The new national First World War Network for Early Career and Postgraduate Researchers (FWW Network), launching in Edinburgh on 18 March 2017, has been designed with the challenges facing current PGRs and ECRs in mind. It has been created by PGRs and recently completed ECRs, and it strives to be a supportive network for this community. In many ways, it is in the spirit of those post-graduate communities active in many universities. Yet, it is not tied to any one institution and, crucially, it extends its benefits into that post-completion context. It can do so because it is AHRC funded and backed by the practical supports of the five First World War Engagement Centres. Best of all its FREE to join for PGRs or ECRs working on any aspect of the First World War. Its core aim is to bring together researchers from across the country, providing a forum for members to promote their research interests, activities, and outputs. The hope is that by connecting scholars will foster research collaborations between members working on parallel topics and themes.
In addition, the network will offer formal supports and funding opportunities. These include the provision of relevant workshops and training opportunities. Here, the steering committee is actively seeking input from its membership to ascertain what sorts of training would be most useful. ‘Responsiveness’ is a watch-word for the venture; working with and for ECRs and PGRs. Moreover, in a reaction to the concerns of the current research context, the network seeks to provide opportunities for its members to get involved with collaborative research, thereby developing the research capacity (and employability) of our members. To these ends, we will help to link members with non-academic partners, act as a conduit to the supports offered by the Engagement Centres (including practical supports of space, resources, and mentorship), and provide seed-funds to assist ECRs wishing to undertake their own collaborative research project.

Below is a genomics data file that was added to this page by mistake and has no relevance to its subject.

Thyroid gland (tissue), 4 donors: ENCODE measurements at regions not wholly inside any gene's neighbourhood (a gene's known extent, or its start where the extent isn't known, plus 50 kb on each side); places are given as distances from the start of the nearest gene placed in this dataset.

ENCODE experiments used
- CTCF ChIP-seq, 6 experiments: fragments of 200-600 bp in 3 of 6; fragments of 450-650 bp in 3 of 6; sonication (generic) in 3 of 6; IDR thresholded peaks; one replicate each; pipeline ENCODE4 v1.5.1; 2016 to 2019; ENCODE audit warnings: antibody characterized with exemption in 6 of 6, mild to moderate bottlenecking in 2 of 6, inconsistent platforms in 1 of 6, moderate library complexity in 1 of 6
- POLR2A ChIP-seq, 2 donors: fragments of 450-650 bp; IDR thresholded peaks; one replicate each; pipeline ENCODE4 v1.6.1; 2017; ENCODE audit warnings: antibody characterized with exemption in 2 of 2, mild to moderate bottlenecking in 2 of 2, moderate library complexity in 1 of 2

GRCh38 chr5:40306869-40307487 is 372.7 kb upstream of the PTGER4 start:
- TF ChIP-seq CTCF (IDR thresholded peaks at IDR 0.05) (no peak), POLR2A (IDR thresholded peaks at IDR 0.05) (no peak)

So if you are a PGR who is working on the First World War, or an ECR with a research interest in the field, then the FWW Network is for you. If you are based in Scotland why not come along to our launch on the on the 18th March, at the University of Edinburgh, as part of the PGR led symposium ‘What Tommy Did Next’ (http://www.what-tommy-did-next.org.uk/)? Registration for that event is still open and we would love to see you there. If you can’t make it, then follow-us on Twitter (@FwwNetwork), send us an email requesting to join (firstname.lastname@example.org), and be part of a new, supportive community for the next generation of leading First World War scholars!
Save the dates! Between 6 and 8 September 2018, the Centre for Historical Research at the University of Wolverhampton, in collaboration with the Western Front Association and the FWWNetwork, will be hosting a major international conference entitled 1918-2018: The End of the War and the Reshaping of a Century.
2018 represents a major milestone in the history of the First World War, not least because it marks the centenary anniversary of the end of the conflict. This encompassing conference seeks to spotlight the latest research on the events of 1918 as well as the global significance, consequences, and legacies of this watershed year. It encourages international perspectives and seeks to encompass a wide range of historical approaches as well as cross-disciplinary insights.